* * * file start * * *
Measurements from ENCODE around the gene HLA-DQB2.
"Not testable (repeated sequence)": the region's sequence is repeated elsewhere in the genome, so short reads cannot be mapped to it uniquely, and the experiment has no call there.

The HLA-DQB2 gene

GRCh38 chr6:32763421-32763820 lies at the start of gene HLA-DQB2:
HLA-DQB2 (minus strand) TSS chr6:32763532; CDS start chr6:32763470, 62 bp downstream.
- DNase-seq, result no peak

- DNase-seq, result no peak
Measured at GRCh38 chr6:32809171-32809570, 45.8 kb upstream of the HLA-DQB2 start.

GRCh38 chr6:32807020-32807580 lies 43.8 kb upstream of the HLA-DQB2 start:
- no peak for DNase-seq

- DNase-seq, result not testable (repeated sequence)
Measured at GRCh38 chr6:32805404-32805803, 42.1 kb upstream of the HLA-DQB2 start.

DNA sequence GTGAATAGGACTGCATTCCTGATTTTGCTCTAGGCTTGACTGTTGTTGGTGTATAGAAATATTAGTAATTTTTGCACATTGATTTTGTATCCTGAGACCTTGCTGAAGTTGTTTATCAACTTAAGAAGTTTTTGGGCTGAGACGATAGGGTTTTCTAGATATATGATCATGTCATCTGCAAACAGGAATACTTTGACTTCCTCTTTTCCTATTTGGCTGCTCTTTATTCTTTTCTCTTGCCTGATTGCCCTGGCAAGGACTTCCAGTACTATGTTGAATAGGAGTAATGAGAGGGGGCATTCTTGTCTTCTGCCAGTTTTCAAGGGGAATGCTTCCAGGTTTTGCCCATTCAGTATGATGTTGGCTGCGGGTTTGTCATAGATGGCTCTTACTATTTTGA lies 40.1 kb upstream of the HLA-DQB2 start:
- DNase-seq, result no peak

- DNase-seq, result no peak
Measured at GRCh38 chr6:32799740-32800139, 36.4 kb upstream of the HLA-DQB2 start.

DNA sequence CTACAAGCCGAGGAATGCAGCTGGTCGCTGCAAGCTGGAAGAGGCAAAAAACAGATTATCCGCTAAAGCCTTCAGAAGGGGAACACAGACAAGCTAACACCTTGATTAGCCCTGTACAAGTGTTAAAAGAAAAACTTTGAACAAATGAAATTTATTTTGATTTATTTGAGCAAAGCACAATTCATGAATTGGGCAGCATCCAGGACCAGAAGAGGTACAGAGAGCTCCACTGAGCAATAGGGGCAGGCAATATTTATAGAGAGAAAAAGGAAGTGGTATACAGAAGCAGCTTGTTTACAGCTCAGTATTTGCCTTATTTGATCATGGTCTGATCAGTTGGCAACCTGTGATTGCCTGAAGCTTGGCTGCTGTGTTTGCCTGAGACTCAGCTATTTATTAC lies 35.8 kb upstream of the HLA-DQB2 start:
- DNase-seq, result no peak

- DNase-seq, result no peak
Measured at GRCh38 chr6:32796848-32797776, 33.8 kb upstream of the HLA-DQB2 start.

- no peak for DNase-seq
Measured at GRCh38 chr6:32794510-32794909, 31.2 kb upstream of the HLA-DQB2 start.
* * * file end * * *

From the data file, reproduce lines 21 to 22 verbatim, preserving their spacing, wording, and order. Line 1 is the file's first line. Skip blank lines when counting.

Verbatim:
- no peak for DNase-seq
Measured at GRCh38 chr6:32794510-32794909, 31.2 kb upstream of the HLA-DQB2 start.